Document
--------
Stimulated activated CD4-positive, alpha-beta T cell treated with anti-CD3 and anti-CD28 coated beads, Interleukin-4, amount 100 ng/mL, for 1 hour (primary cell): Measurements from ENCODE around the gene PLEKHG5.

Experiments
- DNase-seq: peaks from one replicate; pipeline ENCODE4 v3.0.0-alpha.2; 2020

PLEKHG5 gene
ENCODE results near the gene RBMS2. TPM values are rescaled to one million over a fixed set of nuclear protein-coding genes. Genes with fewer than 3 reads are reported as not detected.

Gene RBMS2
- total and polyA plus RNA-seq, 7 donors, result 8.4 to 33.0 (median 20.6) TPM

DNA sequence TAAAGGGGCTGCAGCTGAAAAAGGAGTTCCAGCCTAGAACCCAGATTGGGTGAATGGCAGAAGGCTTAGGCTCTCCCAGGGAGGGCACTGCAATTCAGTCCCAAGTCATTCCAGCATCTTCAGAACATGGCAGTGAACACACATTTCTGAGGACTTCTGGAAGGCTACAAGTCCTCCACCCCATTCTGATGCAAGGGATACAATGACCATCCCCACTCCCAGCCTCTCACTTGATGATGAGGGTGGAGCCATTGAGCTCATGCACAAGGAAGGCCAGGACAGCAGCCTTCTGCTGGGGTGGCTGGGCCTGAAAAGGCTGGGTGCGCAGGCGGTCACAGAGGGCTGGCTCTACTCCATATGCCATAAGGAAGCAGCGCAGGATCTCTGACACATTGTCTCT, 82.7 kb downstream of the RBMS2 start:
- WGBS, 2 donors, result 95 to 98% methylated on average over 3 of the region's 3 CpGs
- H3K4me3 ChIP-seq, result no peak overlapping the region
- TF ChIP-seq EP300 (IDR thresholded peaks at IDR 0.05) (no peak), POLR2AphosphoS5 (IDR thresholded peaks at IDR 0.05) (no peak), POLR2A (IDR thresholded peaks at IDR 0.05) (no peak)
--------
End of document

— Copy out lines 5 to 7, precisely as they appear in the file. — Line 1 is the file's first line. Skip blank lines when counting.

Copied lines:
ENCODE results near the gene RBMS2. TPM values are rescaled to one million over a fixed set of nuclear protein-coding genes. Genes with fewer than 3 reads are reported as not detected.

Gene RBMS2
- total and polyA plus RNA-seq, 7 donors, result 8.4 to 33.0 (median 20.6) TPM